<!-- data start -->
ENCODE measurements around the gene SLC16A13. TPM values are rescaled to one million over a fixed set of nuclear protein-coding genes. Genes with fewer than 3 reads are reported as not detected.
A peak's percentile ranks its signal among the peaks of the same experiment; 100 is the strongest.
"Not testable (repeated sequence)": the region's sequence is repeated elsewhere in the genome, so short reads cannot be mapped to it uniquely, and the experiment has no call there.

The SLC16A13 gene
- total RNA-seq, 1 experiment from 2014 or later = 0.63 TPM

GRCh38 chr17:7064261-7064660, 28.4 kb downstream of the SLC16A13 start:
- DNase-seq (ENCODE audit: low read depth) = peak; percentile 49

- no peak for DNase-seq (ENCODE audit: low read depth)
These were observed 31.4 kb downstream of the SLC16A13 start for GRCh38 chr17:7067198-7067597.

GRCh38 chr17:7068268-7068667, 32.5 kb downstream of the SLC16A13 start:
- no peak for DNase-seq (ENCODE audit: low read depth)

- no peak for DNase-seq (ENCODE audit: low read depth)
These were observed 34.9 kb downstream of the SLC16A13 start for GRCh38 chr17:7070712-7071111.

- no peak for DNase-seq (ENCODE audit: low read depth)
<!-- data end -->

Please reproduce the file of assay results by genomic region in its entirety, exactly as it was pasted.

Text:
ENCODE measurements around the gene SLC16A13. TPM values are rescaled to one million over a fixed set of nuclear protein-coding genes. Genes with fewer than 3 reads are reported as not detected.
A peak's percentile ranks its signal among the peaks of the same experiment; 100 is the strongest.
"Not testable (repeated sequence)": the region's sequence is repeated elsewhere in the genome, so short reads cannot be mapped to it uniquely, and the experiment has no call there.

The SLC16A13 gene
- total RNA-seq, 1 experiment from 2014 or later = 0.63 TPM

GRCh38 chr17:7064261-7064660, 28.4 kb downstream of the SLC16A13 start:
- DNase-seq (ENCODE audit: low read depth) = peak; percentile 49

- no peak for DNase-seq (ENCODE audit: low read depth)
These were observed 31.4 kb downstream of the SLC16A13 start for GRCh38 chr17:7067198-7067597.

GRCh38 chr17:7068268-7068667, 32.5 kb downstream of the SLC16A13 start:
- no peak for DNase-seq (ENCODE audit: low read depth)

- no peak for DNase-seq (ENCODE audit: low read depth)
These were observed 34.9 kb downstream of the SLC16A13 start for GRCh38 chr17:7070712-7071111.

- no peak for DNase-seq (ENCODE audit: low read depth)